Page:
Allen ready to ramp up workload during spring

Closer set to make Cactus League debut Friday vs. White Sox

Allen ready to ramp up workload during spring

GOODYEAR, Ariz. -- The idea last year was to put Cody Allen on a gradual path toward being ready in time for Opening Day. The Indians closer worked in simulated environments, pitched in Minor League games and was careful with his throwing program between Cactus League appearances.

Allen has a different plan in mind for this spring.

"I want to get to where we're getting used to that competitive nature," Allen said, "and the day-to-day feeling of facing a hitter. I don't want it to be, 'OK, let's work on this today and this the next day.' Let's just face hitters and get guys out."

Spring: Tickets | Ballpark | 40-man roster | NRIs

Allen will begin that process on Friday, when he is scheduled to make his Cactus League debut against the White Sox in Glendale, Ariz. The hard-throwing right-hander is tentatively slated to work the third inning after Trevor Bauer's two-inning start, giving the closer a chance to face some of Chicago's Major League batters.

The Indians wanted to be conservative with Allen last spring due to the heavy workload he has taken on in recent seasons for the Tribe. The reliever, while admitting that he did not report to last Spring Training in as good of shape as he has this year, felt the slower approach hurt his readiness for the regular season.

Allen on pitching out of bullpen

"We were looking to be ready right at the end of spring, Opening Day," Allen said. "Now, what we're trying to do is shoot for a little earlier. So, I'll have a little more mound time. Once we kind of get to where I feel consistent, say it's 10 days before we break camp or a week before we break camp, we can kind of dial it down. Or, we could use that time to just get those competitive reps in to be ready for Opening Day."

In 70 games last season, Allen turned in a 2.99 ERA with 99 strikeouts and 34 saves in 69 1/3 innings, posting a career-best 12.9 strikeouts per nine innings and a Major League-best 2.6 relief WAR, according to Fangraphs.com. It was a strong overall showing, but the bulk of Allen's success came after he stumbled out of the gates for Cleveland.

Allen turned in an 11.57 ERA in seven April innings, but then posted a 2.02 ERA from May through the end of the season.

"You're constantly trying to learn about your guys and what's in their best interest," Indians manager Terry Francona said. "We kind of felt like last spring, I think the program, the idea, was solid. But, knowing the way he pitches, it's hard for him to not go full boat. It just doesn't work."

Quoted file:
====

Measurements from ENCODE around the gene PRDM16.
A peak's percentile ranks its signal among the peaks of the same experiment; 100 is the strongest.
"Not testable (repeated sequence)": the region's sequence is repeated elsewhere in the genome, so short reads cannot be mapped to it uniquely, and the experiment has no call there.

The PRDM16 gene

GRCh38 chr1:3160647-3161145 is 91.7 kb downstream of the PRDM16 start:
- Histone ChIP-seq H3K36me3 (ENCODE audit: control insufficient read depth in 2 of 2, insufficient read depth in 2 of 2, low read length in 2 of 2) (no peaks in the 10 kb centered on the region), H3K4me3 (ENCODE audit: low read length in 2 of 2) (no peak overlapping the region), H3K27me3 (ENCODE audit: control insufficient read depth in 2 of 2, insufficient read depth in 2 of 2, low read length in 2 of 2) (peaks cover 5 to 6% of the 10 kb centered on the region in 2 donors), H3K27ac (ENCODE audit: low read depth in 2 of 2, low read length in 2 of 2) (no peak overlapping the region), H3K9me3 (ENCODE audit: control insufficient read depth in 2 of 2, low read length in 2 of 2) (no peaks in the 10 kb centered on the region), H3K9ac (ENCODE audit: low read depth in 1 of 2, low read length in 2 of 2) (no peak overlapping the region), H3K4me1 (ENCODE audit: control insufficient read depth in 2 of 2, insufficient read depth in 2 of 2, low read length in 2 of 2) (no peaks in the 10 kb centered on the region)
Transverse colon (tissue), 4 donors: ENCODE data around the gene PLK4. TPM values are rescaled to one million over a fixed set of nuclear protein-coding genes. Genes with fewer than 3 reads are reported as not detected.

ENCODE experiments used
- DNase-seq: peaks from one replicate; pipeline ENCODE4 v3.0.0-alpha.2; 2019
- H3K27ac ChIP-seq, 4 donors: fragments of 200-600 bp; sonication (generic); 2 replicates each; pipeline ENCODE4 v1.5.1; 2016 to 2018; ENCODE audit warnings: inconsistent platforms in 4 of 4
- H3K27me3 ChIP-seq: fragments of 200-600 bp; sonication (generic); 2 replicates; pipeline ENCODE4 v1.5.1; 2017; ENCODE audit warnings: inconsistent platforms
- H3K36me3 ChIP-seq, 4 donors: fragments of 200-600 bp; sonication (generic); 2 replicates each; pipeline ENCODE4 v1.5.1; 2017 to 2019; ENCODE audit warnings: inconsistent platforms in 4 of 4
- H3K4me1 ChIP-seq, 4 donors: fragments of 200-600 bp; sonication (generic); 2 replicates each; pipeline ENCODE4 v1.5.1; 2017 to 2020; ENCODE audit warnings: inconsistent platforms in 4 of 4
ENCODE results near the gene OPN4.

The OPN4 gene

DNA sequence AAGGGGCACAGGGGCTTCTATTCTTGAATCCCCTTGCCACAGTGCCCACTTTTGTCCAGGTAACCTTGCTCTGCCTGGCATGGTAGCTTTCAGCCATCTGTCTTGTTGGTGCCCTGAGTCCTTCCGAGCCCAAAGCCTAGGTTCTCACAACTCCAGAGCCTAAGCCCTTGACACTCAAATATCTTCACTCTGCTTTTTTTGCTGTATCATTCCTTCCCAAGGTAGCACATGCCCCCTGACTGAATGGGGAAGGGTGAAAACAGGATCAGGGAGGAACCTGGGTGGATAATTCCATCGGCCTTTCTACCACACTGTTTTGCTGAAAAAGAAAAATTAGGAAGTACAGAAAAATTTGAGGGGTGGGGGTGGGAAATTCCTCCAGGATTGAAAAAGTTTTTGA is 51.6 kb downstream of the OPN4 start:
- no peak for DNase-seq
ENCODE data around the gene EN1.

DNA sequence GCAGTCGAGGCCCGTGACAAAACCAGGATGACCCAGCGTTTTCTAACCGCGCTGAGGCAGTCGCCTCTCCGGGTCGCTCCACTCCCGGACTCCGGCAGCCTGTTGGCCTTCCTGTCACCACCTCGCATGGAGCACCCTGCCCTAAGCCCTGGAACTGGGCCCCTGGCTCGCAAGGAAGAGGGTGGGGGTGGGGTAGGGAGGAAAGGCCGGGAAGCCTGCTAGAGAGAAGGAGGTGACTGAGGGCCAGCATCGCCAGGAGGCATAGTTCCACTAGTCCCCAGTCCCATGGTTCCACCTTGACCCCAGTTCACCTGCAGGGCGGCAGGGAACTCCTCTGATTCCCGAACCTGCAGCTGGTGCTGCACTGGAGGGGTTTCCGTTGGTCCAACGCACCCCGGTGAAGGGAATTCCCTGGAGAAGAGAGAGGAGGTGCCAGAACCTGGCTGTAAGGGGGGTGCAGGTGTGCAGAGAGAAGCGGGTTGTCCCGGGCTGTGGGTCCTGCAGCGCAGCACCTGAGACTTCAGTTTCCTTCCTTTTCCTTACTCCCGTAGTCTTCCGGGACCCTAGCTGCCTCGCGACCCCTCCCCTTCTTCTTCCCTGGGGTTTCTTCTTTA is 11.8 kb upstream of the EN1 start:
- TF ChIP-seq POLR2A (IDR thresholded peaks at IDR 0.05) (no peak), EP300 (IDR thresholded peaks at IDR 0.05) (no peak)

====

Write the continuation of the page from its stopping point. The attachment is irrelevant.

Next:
Allen (three seasons) and Pirates closer Mark Melancon (four) are the only pitchers with active streaks of at least three straight seasons consisting of a minimum of 69 innings and 70 appearances. Over the 2013-15 campaigns, Allen ranked second in the Majors with 223 appearances and seventh overall in relief innings (209 1/3).

Even with that kind of volume, Allen prefers to pitch in more competitive situations in the preseason to better prepare for the year ahead.

Allen also noted that he spent this past winter concentrating on improving his physical condition, especially in terms of his lower-half mobility. The righty said he came to camp in great shape strength-wise a year ago, but he was stiff in his lower half and had to use Spring Training to gain back some of his flexibility. The mobility issues in turn hindered his ability to make mechanical adjustments from pitch to pitch early on last year.

"I've come into camp this year in a lot better spot," Allen said. "I came into camp last year not far off, but if you're a little bit off, it takes a little bit of time. And then, when you're trying to slow play it, that takes a little bit of time, too. A lot of little things added up to me almost being like a week late for being ready for the season."

Jordan Bastian is a reporter for MLB.com. Read his blog, Major League Bastian, follow him on Twitter @MLBastian and listen to his podcast. This story was not subject to the approval of Major League Baseball or its clubs.